Port JV hockey is Nassau runner-up

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Nick Catrone (center, in black) with the Port Washington VIkings JV hockey team. (Photo courtesy of Nick Catrone)

Nick Catrone understands what his players are going through.

That is because Catrone, a recent graduate of Binghamton University and Port Washington resident, was in their skates just a few years ago.

“I played on this team when I was in high school,” he said. “So I think that helps me relate to the players. It’s been a humbling experience, and I think it makes me a better coach.”

Catrone recently finished his first season as the coach of the Port JV club hockey team, a season that saw his squad make the county championship.

Although he said his relationship with the players was important to the team’s success, he gave most of the credit to the guys on the ice.

“I’ve got to chalk it up to having a good team,” he said. “A coach can be the greatest coach ever, but if they don’t have a good team, then it is hard to be successful.”

The privately run team, which plays its games at the Port Washington Skating Center, compiled a 12-6 record during the regular season. The Vikings’ record was good enough for third best in Nassau County and the team qualified for postseason play. Catrone’s squad defeated second-seeded Bellmore-Merrick 4-1, despite being beaten three times by that team during the regular season.

The Vikings faced an undefeated Oceanside team in the county final, a squad that had won the state championship a few weeks earlier. Port’s defense held strong for most of the game, but in the end the Vikings were defeated 2-1.

“We gave them a close game, and I’m proud to say that we had a very successful season,” Catrone said.

The old sports maxim is that defense wins championships, and Catrone said the Vikings were able to succeed due to the fact his four best skaters— Joe Contino, Sam Geida, Finn Catti and Chris Byrne— were all defensemen.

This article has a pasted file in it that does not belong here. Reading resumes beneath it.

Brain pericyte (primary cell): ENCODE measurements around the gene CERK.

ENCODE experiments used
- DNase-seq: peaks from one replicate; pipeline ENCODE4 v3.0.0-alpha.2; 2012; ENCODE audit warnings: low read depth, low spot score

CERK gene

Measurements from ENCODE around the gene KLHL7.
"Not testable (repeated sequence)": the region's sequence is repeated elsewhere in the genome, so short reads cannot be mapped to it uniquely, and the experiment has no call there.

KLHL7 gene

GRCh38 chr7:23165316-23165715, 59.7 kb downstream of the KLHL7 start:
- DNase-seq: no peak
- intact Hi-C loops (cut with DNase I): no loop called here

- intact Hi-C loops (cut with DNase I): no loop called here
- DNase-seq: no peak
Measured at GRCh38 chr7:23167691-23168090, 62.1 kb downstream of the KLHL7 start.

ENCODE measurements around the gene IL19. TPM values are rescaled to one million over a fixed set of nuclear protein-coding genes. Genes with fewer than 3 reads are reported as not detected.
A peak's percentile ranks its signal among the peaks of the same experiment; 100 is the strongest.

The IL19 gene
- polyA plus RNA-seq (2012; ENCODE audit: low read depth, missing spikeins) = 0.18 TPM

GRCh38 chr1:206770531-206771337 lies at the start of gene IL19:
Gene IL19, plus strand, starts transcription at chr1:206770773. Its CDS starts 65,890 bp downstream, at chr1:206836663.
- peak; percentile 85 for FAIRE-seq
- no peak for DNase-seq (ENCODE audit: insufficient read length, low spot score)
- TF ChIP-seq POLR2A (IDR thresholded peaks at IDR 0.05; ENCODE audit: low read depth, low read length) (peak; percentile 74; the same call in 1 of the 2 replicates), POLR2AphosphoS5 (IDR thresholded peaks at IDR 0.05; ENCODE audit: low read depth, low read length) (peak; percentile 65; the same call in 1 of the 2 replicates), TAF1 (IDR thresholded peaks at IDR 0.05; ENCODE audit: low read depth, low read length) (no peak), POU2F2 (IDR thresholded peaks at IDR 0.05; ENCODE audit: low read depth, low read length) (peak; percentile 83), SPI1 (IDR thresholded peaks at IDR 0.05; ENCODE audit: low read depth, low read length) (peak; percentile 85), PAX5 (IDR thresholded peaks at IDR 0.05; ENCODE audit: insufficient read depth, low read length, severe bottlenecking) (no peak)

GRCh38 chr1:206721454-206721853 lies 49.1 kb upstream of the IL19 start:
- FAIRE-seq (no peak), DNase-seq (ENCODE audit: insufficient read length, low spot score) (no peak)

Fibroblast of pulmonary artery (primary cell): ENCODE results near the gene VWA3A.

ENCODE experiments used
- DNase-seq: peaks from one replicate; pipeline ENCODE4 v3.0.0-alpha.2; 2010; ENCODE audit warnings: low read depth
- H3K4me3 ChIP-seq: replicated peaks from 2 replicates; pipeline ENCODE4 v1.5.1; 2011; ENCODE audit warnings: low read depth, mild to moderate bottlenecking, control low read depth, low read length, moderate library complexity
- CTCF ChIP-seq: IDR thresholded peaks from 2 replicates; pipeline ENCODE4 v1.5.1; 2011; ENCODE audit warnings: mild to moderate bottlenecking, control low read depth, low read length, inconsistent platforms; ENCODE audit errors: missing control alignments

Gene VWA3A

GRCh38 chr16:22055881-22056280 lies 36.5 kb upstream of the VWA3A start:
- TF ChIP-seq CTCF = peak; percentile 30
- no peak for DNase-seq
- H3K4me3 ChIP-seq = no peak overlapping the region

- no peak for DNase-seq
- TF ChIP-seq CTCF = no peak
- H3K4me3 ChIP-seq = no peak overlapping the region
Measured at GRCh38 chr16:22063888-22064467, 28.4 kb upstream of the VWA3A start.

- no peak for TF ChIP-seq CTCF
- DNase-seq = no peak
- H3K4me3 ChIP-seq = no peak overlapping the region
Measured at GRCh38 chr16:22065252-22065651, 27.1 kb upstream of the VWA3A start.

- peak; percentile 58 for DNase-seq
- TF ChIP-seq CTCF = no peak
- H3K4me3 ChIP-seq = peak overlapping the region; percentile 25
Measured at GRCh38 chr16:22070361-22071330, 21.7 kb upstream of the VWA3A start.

There is no varsity team for Port Washington. Instead, Catrone made the decision based on the players available to him if the team would be varsity or junior varsity.

“We look at it on a year-to-year basis, based on how old the kids are, how skilled they are, etc,” he said.

This year there were a lot of juniors who came out for the team and only a few seniors, so Catrone decided on junior varsity. Seniors are ineligible to play on junior varsity teams.

Next year, Catrone said the Vikings will make the jump to varsity as the junior class moves up a grade.

In addition to coaching high school students, Catrone coaches a travel team for 11-year-olds that he also played on as a child.

“With the kids, you have to keep in mind that they are still learning and can’t be too hard on them,” he said. “Contrast that with the older team, where you can play who you need to play and there’s an emphasis on winning. But both are rewarding.”

Catrone grew up in Port Washington and worked at the Skating Center during high school and college.

“Instead of working as a waiter like a lot of kids, I worked at the rink,” he said. “I started coaching summer camps at 16 and I liked coaching. And because people knew I liked coaching, I got two offers to coach a kids travel team and the JV team.”

One of the toughest parts of coaching the team, he said, was finding funding to support the Vikings since they are not affiliated with the Port Washington school district.

“We didn’t have a lot of practices last year because we couldn’t afford ice time,” he said. “For next year, we need to find new ways to fundraise.”

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